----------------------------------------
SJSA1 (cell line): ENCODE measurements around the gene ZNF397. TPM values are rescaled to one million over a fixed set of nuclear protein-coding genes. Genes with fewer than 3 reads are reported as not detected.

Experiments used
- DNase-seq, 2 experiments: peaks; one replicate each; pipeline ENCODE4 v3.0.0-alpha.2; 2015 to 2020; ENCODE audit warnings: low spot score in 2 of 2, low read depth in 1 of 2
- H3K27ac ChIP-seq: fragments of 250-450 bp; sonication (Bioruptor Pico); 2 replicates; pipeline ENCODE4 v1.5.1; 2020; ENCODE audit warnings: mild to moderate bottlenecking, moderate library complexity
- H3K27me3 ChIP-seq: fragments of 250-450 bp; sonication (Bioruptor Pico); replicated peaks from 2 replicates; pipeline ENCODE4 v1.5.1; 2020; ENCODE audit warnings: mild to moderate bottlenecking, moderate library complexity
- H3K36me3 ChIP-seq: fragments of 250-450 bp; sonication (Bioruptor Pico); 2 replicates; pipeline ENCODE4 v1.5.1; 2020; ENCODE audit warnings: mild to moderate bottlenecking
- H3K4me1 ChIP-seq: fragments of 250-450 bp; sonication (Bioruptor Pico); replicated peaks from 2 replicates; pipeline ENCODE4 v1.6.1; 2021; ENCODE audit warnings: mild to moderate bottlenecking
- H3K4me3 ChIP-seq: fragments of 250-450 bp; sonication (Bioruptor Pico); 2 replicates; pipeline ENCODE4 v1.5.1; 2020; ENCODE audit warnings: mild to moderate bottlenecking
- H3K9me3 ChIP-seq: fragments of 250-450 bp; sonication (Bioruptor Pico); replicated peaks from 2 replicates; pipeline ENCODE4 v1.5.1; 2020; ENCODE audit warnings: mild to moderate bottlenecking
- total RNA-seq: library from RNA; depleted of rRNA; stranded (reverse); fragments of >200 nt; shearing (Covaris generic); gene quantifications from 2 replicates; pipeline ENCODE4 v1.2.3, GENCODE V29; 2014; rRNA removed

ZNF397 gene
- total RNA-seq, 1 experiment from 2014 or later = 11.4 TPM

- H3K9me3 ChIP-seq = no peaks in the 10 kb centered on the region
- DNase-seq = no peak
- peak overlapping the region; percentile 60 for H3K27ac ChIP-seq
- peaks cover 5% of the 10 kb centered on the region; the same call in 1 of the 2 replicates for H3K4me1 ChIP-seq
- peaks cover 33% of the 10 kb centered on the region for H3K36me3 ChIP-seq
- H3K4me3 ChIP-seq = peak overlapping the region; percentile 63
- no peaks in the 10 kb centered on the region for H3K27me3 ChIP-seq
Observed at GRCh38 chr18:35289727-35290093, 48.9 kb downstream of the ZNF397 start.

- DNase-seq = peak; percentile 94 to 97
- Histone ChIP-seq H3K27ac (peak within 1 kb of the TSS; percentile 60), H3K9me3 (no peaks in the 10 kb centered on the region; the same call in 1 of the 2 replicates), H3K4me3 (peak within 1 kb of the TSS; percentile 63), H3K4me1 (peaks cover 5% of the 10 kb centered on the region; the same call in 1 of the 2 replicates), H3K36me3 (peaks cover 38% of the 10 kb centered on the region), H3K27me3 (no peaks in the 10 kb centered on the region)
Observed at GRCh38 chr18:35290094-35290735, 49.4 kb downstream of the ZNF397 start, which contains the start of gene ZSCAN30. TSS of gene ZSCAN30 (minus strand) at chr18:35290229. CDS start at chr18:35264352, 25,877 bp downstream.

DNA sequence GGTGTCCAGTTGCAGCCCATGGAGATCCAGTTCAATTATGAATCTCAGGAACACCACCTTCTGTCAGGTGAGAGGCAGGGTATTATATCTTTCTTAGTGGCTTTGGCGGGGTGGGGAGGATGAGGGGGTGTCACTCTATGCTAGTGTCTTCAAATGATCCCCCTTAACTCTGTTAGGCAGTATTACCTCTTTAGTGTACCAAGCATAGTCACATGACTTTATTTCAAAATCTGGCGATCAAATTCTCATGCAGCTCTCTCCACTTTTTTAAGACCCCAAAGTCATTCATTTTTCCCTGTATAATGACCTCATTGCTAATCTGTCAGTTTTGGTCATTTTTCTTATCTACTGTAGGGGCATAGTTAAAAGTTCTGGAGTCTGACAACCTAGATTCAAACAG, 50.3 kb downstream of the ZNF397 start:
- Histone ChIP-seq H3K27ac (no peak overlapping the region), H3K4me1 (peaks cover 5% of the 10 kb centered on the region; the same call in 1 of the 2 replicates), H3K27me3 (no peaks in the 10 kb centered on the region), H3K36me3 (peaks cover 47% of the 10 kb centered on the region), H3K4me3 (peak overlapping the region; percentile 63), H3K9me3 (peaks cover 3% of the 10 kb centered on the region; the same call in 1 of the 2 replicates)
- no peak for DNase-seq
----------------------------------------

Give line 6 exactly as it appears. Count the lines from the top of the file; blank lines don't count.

- H3K36me3 ChIP-seq: fragments of 250-450 bp; sonication (Bioruptor Pico); 2 replicates; pipeline ENCODE4 v1.5.1; 2020; ENCODE audit warnings: mild to moderate bottlenecking